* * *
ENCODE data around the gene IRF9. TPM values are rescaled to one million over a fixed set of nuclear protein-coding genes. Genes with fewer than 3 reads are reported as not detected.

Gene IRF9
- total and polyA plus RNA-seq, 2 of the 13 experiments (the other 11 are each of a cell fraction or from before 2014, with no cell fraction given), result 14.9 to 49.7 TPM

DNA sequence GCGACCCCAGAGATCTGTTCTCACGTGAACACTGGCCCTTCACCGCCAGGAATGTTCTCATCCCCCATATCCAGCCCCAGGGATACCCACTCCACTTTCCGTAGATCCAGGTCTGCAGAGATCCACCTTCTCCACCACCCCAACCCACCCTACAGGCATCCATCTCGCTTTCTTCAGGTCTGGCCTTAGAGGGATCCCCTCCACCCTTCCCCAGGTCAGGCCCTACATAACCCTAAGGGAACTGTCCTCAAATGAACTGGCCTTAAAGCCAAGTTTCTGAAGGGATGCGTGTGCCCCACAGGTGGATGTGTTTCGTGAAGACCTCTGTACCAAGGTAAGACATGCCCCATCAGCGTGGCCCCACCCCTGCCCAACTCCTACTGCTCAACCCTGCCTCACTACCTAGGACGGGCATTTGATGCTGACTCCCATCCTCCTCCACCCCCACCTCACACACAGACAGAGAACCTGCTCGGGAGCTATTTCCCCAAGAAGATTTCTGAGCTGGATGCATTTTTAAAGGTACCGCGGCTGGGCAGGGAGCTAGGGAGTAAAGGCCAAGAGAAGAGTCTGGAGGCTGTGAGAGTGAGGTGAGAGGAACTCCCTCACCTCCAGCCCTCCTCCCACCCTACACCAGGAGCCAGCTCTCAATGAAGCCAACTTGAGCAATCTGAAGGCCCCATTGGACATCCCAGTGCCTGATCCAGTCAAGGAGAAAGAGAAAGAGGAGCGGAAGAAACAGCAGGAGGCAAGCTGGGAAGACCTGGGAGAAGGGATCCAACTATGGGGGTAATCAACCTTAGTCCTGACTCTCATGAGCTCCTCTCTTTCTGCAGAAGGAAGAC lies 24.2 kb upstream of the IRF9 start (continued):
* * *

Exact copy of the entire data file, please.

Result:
ENCODE data around the gene IRF9. TPM values are rescaled to one million over a fixed set of nuclear protein-coding genes. Genes with fewer than 3 reads are reported as not detected.

Gene IRF9
- total and polyA plus RNA-seq, 2 of the 13 experiments (the other 11 are each of a cell fraction or from before 2014, with no cell fraction given), result 14.9 to 49.7 TPM

DNA sequence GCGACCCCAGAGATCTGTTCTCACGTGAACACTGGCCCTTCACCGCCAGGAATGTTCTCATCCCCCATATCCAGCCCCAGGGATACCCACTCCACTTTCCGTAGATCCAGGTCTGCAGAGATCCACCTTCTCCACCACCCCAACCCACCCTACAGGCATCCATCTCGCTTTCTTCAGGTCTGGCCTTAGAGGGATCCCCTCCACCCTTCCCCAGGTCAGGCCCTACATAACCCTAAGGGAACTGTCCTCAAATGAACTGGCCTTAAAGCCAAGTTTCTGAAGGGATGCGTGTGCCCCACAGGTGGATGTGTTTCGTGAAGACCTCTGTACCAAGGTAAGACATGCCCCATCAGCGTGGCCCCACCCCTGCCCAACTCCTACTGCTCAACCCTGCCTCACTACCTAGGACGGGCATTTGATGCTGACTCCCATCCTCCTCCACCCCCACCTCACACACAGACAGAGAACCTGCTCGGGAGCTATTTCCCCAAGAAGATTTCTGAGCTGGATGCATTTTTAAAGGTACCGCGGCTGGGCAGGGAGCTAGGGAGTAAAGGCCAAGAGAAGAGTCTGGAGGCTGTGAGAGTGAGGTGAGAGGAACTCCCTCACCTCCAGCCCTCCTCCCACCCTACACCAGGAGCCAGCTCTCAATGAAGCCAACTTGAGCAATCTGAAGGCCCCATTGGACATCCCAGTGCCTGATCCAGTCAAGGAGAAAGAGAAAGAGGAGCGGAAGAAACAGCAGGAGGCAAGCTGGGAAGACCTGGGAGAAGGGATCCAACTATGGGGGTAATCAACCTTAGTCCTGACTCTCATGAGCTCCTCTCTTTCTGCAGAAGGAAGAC lies 24.2 kb upstream of the IRF9 start (continued):